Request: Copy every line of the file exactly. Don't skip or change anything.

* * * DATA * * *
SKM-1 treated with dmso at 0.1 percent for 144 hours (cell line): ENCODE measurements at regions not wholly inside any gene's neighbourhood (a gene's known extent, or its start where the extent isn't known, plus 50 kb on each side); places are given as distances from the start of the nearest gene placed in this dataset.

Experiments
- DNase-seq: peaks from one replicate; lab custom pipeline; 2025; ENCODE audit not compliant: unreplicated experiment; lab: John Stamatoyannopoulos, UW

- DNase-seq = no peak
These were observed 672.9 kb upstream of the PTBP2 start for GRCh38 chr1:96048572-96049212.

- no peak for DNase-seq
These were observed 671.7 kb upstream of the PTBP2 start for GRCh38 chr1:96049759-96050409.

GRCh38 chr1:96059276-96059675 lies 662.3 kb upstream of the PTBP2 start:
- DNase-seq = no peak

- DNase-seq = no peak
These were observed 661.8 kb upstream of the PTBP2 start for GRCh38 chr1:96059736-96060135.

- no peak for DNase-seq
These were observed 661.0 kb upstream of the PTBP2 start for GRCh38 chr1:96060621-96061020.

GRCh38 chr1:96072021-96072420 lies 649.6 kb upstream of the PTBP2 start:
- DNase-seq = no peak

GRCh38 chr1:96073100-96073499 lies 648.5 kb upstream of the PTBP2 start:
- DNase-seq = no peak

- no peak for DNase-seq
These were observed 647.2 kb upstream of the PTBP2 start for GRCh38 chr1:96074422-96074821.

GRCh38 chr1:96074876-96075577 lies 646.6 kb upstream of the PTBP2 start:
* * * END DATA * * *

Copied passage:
SKM-1 treated with dmso at 0.1 percent for 144 hours (cell line): ENCODE measurements at regions not wholly inside any gene's neighbourhood (a gene's known extent, or its start where the extent isn't known, plus 50 kb on each side); places are given as distances from the start of the nearest gene placed in this dataset.

Experiments
- DNase-seq: peaks from one replicate; lab custom pipeline; 2025; ENCODE audit not compliant: unreplicated experiment; lab: John Stamatoyannopoulos, UW

- DNase-seq = no peak
These were observed 672.9 kb upstream of the PTBP2 start for GRCh38 chr1:96048572-96049212.

- no peak for DNase-seq
These were observed 671.7 kb upstream of the PTBP2 start for GRCh38 chr1:96049759-96050409.

GRCh38 chr1:96059276-96059675 lies 662.3 kb upstream of the PTBP2 start:
- DNase-seq = no peak

- DNase-seq = no peak
These were observed 661.8 kb upstream of the PTBP2 start for GRCh38 chr1:96059736-96060135.

- no peak for DNase-seq
These were observed 661.0 kb upstream of the PTBP2 start for GRCh38 chr1:96060621-96061020.

GRCh38 chr1:96072021-96072420 lies 649.6 kb upstream of the PTBP2 start:
- DNase-seq = no peak

GRCh38 chr1:96073100-96073499 lies 648.5 kb upstream of the PTBP2 start:
- DNase-seq = no peak

- no peak for DNase-seq
These were observed 647.2 kb upstream of the PTBP2 start for GRCh38 chr1:96074422-96074821.

GRCh38 chr1:96074876-96075577 lies 646.6 kb upstream of the PTBP2 start: